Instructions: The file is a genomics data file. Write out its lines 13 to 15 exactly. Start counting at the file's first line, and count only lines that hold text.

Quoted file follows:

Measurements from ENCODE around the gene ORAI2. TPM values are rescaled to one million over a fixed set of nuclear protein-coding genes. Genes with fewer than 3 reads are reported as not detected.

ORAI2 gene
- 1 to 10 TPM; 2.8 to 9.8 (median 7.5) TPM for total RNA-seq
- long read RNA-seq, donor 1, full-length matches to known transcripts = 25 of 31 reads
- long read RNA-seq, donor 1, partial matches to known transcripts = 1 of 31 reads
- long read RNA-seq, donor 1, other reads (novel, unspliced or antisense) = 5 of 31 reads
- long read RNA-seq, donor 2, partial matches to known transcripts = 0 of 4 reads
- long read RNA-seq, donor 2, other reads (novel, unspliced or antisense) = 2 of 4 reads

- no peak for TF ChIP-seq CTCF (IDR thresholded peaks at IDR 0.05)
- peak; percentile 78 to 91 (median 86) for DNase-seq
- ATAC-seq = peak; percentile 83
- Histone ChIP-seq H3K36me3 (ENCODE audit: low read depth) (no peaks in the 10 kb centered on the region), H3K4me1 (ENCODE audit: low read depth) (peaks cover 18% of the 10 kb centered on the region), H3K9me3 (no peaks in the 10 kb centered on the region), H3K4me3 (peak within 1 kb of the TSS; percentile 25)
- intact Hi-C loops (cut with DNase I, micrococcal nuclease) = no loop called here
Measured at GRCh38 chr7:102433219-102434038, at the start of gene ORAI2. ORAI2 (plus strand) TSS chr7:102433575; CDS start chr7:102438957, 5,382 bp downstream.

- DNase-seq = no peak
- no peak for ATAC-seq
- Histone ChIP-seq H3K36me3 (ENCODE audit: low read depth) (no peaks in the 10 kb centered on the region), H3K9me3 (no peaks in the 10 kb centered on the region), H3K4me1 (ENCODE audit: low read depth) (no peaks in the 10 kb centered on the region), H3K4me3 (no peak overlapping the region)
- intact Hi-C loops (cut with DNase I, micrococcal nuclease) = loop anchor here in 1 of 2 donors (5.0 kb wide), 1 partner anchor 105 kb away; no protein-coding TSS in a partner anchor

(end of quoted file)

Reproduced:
- intact Hi-C loops (cut with DNase I, micrococcal nuclease) = no loop called here
Measured at GRCh38 chr7:102433219-102434038, at the start of gene ORAI2. ORAI2 (plus strand) TSS chr7:102433575; CDS start chr7:102438957, 5,382 bp downstream.

- DNase-seq = no peak